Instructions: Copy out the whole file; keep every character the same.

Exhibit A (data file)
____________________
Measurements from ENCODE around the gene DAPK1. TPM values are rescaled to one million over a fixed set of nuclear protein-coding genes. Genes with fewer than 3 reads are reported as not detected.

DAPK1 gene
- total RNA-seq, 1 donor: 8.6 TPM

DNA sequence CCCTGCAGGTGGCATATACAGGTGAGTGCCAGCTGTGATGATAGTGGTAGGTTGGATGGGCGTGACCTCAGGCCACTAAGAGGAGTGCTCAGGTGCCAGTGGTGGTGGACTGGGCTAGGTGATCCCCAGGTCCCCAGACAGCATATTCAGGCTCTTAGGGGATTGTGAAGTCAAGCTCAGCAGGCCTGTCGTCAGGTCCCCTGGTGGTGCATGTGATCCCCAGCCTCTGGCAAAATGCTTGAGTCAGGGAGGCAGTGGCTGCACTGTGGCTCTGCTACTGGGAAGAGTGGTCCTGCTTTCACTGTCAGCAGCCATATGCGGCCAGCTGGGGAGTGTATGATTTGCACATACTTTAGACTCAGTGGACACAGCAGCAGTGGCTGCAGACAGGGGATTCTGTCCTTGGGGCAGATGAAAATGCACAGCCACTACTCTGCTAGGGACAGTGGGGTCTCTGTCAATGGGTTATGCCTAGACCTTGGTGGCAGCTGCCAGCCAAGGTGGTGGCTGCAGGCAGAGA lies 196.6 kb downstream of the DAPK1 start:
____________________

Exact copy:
Measurements from ENCODE around the gene DAPK1. TPM values are rescaled to one million over a fixed set of nuclear protein-coding genes. Genes with fewer than 3 reads are reported as not detected.

DAPK1 gene
- total RNA-seq, 1 donor: 8.6 TPM

DNA sequence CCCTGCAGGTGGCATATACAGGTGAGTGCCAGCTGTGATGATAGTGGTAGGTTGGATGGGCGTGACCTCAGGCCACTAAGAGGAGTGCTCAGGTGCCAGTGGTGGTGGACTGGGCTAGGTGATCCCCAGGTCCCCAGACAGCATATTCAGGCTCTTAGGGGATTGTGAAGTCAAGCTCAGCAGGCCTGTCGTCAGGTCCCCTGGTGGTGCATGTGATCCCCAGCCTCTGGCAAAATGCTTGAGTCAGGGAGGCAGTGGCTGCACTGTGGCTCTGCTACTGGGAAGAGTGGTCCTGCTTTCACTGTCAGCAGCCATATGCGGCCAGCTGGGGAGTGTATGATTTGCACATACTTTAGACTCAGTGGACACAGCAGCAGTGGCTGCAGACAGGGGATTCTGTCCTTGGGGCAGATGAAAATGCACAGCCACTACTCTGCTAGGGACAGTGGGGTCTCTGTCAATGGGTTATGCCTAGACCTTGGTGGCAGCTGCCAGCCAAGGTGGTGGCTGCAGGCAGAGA lies 196.6 kb downstream of the DAPK1 start: